Is Flashtime From DC Comics? ‘The Flash’ Is Giving Its Speedsters A Powerful New Skill

It’s been a while since fans of The Flash have had the opportunity to see Barry Allen push himself and his powers. That wait is over with March 6 episode and the introduction of Flashtime. Flashtime isn't from The Flash comics, but that doesn’t mean it wasn’t inspired by them. While it is a new power for Barry, he already showcased the ability once before during this season.

The official synopsis for Episode 15, appropriately titled, “Enter Flashtime” offers a bit of context about the circumstances of the episode. According to The CW, Flash will be getting help from other speedsters: Jesse Quick (Violett Beane) and Jay Garrick (John Wesley Shipp) when a nuclear device detonates in Central City. Using their powers, they move at mind-bending speeds, entering Flashtime. That means that they move so fast that the rest of the world appears to be still, to try to figure out some way to save the city and themselves. In a trailer for the upcoming episode, Barry is also shown to be getting help from his regular teammates, as well.

While entering Flashtime is something only speedsters can do, they can bring in other people to converse and interact with. However, as Shipp explained in an interview with Comicbook.com, Flashtime is something wholly different than the Speed Force. While the Speed Force is a separate world, anything the speedsters do in Flashtime has a real, tangible effect on the world they’re currently in.

“Everything is heightened. It is the same idea going into the Speed Force, but this there's a heightened sense of what's gotta happen in a split second,” he said. “The idea that we all enter Flashtime, which almost but not quite freezes real time, and that if we ever stop, it's game over … speedsters can't run forever ... so how long can we keep going?”

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According to an article from Comicbook.com, Flashtime doesn’t really exist in the comics, at least as a named phenomenon. Of course, super-speed is one of the most iconic superpowers for all kinds of different superheroes. The idea of speedsters moving so fast the world remains still isn’t exactly new. As a writer with Fansided notes, back in the '80s, the Wally West version of The Flash would frequently be shown in the comics moving in this way. After all, it’s hard to show someone speeding in still pictures besides showing others frozen in time or in streaks of color — that is how Flash got his name, after all.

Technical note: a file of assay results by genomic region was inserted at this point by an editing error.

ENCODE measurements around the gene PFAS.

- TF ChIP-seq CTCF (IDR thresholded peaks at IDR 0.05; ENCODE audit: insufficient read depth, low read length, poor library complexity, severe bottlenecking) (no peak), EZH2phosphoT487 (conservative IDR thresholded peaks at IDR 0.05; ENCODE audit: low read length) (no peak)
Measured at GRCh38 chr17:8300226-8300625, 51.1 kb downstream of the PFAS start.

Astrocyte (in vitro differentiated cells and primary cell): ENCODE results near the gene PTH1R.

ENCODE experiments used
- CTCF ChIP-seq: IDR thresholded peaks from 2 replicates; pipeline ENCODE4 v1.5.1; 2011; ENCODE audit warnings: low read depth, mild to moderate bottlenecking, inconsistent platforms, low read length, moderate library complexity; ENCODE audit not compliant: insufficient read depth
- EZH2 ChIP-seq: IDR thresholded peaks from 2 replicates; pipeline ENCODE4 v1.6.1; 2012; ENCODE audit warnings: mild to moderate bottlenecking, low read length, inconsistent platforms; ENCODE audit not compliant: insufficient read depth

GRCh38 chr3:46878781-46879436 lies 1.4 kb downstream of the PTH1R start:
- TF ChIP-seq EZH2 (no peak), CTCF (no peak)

This use of super-speed isn’t just used in comics and TV, it has also been featured in movies, too. The Flash featured in Justice League seemed to enter a state of Flashtime to help Wonder Woman grab her dropped sword while fighting against Steppenwolf. In the Marvel comic universe, a similar technique was used to show Quicksilver in the kitchen scene of X-Men: Days Of Future Past.

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In an interview with TV Guide, Beene revealed what it was like making the episode. “It was really cool shooting because we had a ton of background, a ton of stunt people, and all the other main actors there, and everyone was just frozen, And we got to like walk around them which was cool.” she said. “[Jesse] and Barry go into Flashtime and try basically for the whole episode to figure out what to do.” In a separate interview with TV Line, she revealed that while the episode may be normal length, the episode only takes place over 10 seconds of real time.

Interestingly, this isn’t even the first instance of Flashtime this season. Barry’s new power seemingly popped up during “The Trial of the Flash,” wherein Barry was able to effectively freeze time to be able to speak to Iris to keep her from revealing his superheroic identity. Now appearing as a central theme of another episode, it hints at Flashtime playing a major role with something down the line. Maybe, it’s through the use of Flashtime that Barry can stop the Thinker.